Monday, January 05, 2015

What It Looks Like: Disassembling A Malicious Document

I recently analyzed a malicious document, by opening it on a virtual machine; this was intended to simulate a user opening the document, and the purpose was to determine and document artifacts associated with the system being infected.  This dynamic analysis was based on the original analysis posted by Ronnie from PhishMe.com, using a copy of the document that Ronnie graciously provided.

After I had completed the previous analysis, I wanted to take a closer look at the document itself, so I disassembled the document into it's component parts.  After doing so, I looked around on the Internet to see if there was anything available that would let me take this analysis further.  While I found tools that would help me with other document formats, I didn't find a great deal that would help me this particular format.  As such, I decided to share what I'd done and learned.

The first step was to open the file, but not via MS Word...we already know what happens if we do that.  Even though the document ends with the ".doc" extension, a quick look at the document with a hex editor shows us that it's format is that of the newer MS Office document format; i.e., compressed XML.  As such, the first step is to open the file using a compression utility, such as 7Zip, as illustrated in figure 1.

Figure 1: Document open in 7Zip








As you can see in figure 1, we now have something of a file system-style listing that will allow us to traverse through the core contents of the document, without actually having to launch the file.  The easiest way to do this is to simply extract the contents visible in 7Zip to the file system.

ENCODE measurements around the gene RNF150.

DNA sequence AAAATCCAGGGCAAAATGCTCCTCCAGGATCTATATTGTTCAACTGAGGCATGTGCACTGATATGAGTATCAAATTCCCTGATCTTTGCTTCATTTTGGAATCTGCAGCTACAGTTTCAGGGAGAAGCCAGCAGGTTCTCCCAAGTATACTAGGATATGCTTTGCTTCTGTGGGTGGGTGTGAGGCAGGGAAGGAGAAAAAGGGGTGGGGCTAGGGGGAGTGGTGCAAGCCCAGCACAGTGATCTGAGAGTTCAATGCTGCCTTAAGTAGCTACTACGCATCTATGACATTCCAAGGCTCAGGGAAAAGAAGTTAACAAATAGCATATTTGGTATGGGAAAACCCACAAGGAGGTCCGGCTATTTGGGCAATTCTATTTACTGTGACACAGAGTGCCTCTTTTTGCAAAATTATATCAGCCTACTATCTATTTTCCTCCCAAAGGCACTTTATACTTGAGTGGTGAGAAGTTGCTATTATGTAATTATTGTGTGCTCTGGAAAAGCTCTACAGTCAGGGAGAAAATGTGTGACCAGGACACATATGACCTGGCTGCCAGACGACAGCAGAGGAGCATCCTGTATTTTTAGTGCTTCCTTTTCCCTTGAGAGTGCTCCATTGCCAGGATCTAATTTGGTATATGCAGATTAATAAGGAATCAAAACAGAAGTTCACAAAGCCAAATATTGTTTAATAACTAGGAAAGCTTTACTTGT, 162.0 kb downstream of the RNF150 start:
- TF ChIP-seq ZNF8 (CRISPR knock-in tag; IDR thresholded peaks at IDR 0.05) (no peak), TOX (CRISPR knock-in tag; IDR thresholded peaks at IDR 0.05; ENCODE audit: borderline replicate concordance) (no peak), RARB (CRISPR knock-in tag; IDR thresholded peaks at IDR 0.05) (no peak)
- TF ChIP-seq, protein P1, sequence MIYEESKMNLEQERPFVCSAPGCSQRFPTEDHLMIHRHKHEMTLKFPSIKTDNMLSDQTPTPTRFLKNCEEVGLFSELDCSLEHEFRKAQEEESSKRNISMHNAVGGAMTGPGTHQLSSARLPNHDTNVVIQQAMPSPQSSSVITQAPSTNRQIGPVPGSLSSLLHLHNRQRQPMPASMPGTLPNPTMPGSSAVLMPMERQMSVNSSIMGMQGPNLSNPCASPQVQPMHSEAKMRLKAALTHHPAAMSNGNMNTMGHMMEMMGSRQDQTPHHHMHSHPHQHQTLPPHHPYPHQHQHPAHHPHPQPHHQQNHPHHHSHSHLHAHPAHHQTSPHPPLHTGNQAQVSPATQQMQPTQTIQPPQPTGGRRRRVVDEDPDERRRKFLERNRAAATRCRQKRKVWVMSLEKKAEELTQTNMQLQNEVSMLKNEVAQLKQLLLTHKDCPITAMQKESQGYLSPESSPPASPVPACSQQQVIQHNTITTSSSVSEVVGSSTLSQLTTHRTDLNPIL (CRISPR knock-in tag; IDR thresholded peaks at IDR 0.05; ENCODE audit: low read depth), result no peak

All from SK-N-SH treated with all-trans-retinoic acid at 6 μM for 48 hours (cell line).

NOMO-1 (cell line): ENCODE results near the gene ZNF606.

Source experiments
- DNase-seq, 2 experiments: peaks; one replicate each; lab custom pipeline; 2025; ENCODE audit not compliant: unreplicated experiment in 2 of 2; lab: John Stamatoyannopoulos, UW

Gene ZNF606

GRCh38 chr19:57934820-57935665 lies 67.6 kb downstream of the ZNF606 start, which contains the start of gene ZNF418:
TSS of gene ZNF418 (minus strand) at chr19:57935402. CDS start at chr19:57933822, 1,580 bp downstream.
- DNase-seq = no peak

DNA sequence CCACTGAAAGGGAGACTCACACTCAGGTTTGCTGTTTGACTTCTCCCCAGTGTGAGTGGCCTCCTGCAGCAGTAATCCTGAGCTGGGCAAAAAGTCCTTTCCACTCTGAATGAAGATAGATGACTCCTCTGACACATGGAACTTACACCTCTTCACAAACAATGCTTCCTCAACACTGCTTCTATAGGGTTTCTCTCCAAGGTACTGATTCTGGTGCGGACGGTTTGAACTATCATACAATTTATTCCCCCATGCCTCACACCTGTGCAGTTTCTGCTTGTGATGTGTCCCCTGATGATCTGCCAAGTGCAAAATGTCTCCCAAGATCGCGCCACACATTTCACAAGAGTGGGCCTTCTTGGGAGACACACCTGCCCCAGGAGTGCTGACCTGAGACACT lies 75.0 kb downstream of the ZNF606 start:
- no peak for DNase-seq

Many of the files contained in the exported/extracted document contents are XML files, which can be easily viewed using viewers such as Notepad++.  Figure 2 illustrates partial contents for the file "docProps/app.XML".

Figure 2: XML contents


















Within the "word" folder, we see a number of files including vbaData.xml and vbaProject.bin.  If you remember from PhishMe.com blog post about the document,  there was mention of the string 'vbaProject.bin', and the Yara rule at the end of the post included a reference to the string “word/_rels/vbaProject.bin”.  Within the "word/_rels" folder, there are two files...vbaProject.bin.rels and document.xml.rels...both of which are XML-format files.  These documents describe object relationships within the overall document file, and of the two, documents.xml.rels is perhaps the most interesting, as it contains references to image files (specifically, "media/image1.jpg" and "media/image2.jpg").  Locating those images, we can see that they're the actual blurred images that appear in the document, and that there are no other image files within the extracted file system.  This supports our finding that clicking the "Enable Content" button in MS Word did nothing to make the blurred documents readable.

Opening the word/vbaProject.bin file in a hex editor, we can see from the 'magic number' that the file is a structured storage, or OLE, file format.  The 'magic number' is illustrated in figure 3.

Figure 3: vbaProject.bin file header





Knowing the format of the file, we can use the MiTeC Structured Storage Viewer tool to open this file and view the contents (directories, streams), as illustrated in figure 4.

Figure 4: vbaProject













Figure 5 illustrates another view of the file contents, providing time stamp information from the "VBA" folder.

Figure 5: Time stamp information






Remember that the original PhishMe.com write-up regarding the file stated that the document had originally been seen on 11 Dec 2014.  This information can be combined with other time stamp information in order to develop an "intel picture" around the infection itself.  For example, according to VirusTotal, the malicious .exe file that was downloaded by this document was first seen by VT on 12 Dec 2014.  The embedded PE compile time for the file is 19 June 1992.  While time stamps embedded within the document itself, as well as the PE compile time for the 'msgss.exe' file may be trivial to modify and obfuscate, looking at the overall wealth of information provides analysts with a much better view of the file and its distribution, than does viewing any single time stamp in isolation.